Evidently, problematic issues are efficiently solved when shared-purpose perspectives are utilized compared to when other significant variables are opted-out or disregarded whereas their contribution can be consequential (Manley, 2014). Supposedly, the Emergency Nurses Association (ENA) is faced with an issue of malfunctioning where it is allegedly blamed for misleading a health care institution, concerned with children’s welfare, after the publication of inappropriate guidelines regarding emergency care of children with various disorders. Although the institution is required to be competent in its duties to the patients involved regardless of the existing external influences, the organization’s relevancy is highly recognized and plays a critical role in guiding the health units in the provision of services to the patients. Hence, the malfunctioning can be partially attributed to the misguidance of the ENA organization unless they sufficiently justify themselves out of it.
Through the use of a closed system to solve the problematic issue facing it, the organization will opt not to involve any individual or group that does not exist within its boundaries. External opinions do not have any significance in solving the issue justifying that it is not in any way related to the malfunctioning of the healthcare institution. By using this system, the organization will encounter challenges since concerned stakeholders are unlikely to believe anyone who is a member of the organization. However, an open system, where external environment including the public is engaged in solving the issue, it is likely to boost the organization’s effort in justifying its actions regarding the current situation (Meyer, 2010). Individuals and groups that have experience in its performance will most likely contribute positively to the justification of ENA’s innocence concerning the malfunctioning issue. Illustratively, the organization significantly benefits from the open system compared to the closed one when justifying its position regarding the malfunctioning of the healthcare institution. This, it indicates that the transition from open to closed systems when dealing with different problematic issues in the healthcare units positively impacts the decision-making of the individuals or groups involved.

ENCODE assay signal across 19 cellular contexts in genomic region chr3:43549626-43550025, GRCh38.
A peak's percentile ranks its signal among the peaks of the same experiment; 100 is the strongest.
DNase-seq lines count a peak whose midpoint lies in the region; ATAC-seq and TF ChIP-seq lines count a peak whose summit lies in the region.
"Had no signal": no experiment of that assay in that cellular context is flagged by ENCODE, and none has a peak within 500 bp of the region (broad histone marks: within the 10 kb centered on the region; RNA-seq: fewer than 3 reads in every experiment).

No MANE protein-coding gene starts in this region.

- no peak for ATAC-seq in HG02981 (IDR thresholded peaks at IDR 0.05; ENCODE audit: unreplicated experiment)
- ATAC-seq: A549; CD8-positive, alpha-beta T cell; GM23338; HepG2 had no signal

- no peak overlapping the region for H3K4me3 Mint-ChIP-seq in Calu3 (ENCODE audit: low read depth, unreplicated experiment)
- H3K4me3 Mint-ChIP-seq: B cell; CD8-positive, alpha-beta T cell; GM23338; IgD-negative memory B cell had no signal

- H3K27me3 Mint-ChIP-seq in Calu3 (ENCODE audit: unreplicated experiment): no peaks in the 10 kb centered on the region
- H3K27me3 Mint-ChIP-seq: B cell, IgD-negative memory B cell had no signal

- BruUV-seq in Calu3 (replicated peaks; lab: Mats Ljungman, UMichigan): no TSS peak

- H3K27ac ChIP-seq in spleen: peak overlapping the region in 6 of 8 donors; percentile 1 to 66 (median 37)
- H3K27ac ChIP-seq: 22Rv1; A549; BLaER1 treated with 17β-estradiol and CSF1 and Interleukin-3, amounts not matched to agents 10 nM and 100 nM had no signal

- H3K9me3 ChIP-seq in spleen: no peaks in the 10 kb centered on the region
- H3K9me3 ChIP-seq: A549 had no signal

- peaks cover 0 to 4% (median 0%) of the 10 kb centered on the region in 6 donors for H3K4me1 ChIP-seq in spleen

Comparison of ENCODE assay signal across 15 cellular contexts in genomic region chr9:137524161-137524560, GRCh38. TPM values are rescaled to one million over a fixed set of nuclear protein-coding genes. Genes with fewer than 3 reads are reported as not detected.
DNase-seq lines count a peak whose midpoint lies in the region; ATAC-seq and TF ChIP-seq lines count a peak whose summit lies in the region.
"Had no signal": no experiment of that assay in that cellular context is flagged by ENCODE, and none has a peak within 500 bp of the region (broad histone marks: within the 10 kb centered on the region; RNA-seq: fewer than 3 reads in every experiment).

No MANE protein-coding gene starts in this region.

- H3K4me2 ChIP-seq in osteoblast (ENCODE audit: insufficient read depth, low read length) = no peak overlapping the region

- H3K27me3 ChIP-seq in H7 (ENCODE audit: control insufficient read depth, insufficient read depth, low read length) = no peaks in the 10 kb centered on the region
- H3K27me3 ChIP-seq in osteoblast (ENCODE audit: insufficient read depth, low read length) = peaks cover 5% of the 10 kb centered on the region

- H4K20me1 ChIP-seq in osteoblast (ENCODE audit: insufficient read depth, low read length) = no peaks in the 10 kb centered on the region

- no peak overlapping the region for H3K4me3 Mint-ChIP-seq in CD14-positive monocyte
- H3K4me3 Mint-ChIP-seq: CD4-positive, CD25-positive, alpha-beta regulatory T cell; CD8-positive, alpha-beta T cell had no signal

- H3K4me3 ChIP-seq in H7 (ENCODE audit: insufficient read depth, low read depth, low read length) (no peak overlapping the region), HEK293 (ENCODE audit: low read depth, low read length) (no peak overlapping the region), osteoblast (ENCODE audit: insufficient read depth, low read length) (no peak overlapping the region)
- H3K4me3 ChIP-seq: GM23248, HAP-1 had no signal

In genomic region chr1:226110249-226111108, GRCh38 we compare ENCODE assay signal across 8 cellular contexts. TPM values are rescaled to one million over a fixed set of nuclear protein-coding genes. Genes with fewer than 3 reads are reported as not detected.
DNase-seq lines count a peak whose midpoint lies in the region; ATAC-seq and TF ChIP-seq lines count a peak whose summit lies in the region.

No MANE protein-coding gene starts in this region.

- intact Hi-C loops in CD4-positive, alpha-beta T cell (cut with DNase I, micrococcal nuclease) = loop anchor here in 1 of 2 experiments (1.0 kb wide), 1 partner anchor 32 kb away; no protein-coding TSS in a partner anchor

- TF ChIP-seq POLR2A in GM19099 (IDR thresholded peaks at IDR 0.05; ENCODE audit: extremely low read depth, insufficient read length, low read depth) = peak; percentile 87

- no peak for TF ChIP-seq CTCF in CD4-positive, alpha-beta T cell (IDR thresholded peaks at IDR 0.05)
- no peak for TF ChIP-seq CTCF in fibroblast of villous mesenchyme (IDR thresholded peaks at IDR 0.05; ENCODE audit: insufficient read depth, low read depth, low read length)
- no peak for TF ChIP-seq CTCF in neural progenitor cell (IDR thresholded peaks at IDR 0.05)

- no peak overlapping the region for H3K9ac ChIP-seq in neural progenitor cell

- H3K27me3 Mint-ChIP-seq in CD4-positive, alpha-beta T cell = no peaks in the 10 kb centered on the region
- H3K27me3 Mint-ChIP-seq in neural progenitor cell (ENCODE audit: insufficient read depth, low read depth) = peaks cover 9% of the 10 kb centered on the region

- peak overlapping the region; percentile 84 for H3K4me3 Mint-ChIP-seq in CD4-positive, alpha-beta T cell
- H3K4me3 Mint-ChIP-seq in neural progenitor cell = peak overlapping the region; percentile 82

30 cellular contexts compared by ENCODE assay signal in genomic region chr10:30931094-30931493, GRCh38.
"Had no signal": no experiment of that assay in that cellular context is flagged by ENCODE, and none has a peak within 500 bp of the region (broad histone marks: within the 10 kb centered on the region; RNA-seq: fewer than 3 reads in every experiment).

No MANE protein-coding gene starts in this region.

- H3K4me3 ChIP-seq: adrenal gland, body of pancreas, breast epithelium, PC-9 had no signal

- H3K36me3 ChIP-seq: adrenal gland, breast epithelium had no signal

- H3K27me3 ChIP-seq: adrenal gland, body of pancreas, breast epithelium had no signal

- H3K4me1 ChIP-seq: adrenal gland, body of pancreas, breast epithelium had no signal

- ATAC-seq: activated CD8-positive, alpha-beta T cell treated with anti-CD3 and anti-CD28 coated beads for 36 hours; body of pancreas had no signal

Manley, K., O’Keefe, H., Jackson, C., Pearce, J., & Smith, S. (2014). A shared purpose framework to deliver person-centred, safe and effective care: Organisational transformation using practice development methodology. FoNS 2014 International.
Marquis, B. L., & Huston, C. J. (2017). Leadership roles and management functions in nursing: Theory and application (9th ed.). Philadelphia, PA: Lippincott, Williams & Wilkins.
Meyer, R. M., & O’Brien-Pallas, L. L. (2010). Nursing services delivery theory: An open system approach. Journal of Advanced Nursing, 66(12), 2828–2838.